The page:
5.  Gesticulating.  Latest outrageous sentence on a Jan 6 protester was inflicted on a guy from PA who yelled at Capital Police.  After some time in the DC Gulag, he was charged with trespassing, eventually pleading guilty to a felony count of obstruction of an official proceeding.  His criminal activity was wandering in the hallway of the Old Senate Chamber.  He managed to get pepper sprayed twice for yelling and arm waving at Capitol cops in the building.  He was not part of the initial break in.  The funny part is that the FBI did not identify him as part of the crowd to be arrested until the guy’s girlfriend turned him in after he called her a moron in a text.  Nice relationship, that.  Sentence for this little soiree?  Nine months in prison followed by two years of supervised release.  Federal prosecutors and the federal judges who are allowing them to get away with this sort of dual tracked justice system are playing a dangerous game, as they are systematically undermining respect to both the law and the legal system, with different treatment based under the law based entirely on where one sits on the ideological spectrum.  Scott Adams noted that should Biden be elected, Republicans would be hunted.  Appears he was spot on.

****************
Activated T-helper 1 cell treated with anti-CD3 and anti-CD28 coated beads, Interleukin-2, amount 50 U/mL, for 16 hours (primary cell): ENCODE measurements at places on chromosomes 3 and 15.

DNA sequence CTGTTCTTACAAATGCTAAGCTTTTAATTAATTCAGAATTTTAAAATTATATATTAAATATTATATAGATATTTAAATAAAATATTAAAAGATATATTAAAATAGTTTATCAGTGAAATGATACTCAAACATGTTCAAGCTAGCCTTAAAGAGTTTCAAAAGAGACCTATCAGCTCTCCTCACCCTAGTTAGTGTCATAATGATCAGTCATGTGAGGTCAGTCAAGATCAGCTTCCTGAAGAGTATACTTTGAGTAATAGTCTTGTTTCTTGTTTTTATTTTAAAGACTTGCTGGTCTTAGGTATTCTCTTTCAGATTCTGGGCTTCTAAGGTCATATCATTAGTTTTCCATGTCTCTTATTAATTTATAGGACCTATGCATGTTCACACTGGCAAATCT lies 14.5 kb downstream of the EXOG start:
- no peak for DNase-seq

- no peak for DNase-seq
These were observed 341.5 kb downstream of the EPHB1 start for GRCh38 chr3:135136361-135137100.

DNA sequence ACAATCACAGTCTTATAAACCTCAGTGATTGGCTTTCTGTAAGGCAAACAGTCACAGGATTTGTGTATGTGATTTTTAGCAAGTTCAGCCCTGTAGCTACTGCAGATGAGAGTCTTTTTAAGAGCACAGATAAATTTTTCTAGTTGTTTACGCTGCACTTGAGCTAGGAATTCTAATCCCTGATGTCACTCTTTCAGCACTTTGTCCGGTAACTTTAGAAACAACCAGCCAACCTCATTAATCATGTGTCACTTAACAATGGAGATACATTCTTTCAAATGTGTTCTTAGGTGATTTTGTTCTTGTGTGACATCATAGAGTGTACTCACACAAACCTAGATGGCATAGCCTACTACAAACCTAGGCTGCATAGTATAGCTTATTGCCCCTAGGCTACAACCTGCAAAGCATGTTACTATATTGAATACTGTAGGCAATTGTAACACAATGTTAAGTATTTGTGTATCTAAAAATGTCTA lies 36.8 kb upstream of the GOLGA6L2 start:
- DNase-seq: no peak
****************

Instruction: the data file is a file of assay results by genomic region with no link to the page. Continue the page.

6.  Librarians.  There was an old warning about the Soviet Union that held that while you might not be interested in the Soviet Union, the Soviet Union was interested in you.  And when that happened, too bad for you.  Worse, there wasn’t anything you could do about it.  Generally, the warning was applicable to people inside the USSR who simply didn’t want to play the game.  Our version of this today is found with the currently fashionable drag / trans craze. Joy Pullmann in the Federalist documented the hard work and absolute glee by librarians trying to host drag performances in their libraries and marketing attempts aimed at children particularly in Republican leaning suburbs.  Talk about the enemy within the gates. E-mails from librarians who brought drag shows to St Louis suburbs over the summer document how librarians (all public employees doing this on the public dime) pushed at least three of these events in June as a way to promote “Pride Month.”  The profession is overwhelmingly white (87%) and female (81%), the most significant democrat voting bloc, and the most likely to push identity politics.  The American Library Association has been complicit with encouraging librarians to push sexual information, sneaking LGBBTQWTF materials in, generally during drag Storytime events.  We had a few of these here in Alaska.  The St Louis Public Library booked two drag events, one for children and one for adults.  Cost for the two performances was $300.  The librarians were quite excited about the events and coordinated their response to public objections.  LGBTQWTF clubs in local public schools help recruit volunteers and audience members for these sorts of public events, with a special education teacher at Collinsville High School leading the response to parents.  Public complaints were ignored by the libraries and their trustees.  The trustees are elected officials, half of them will be up for election next year.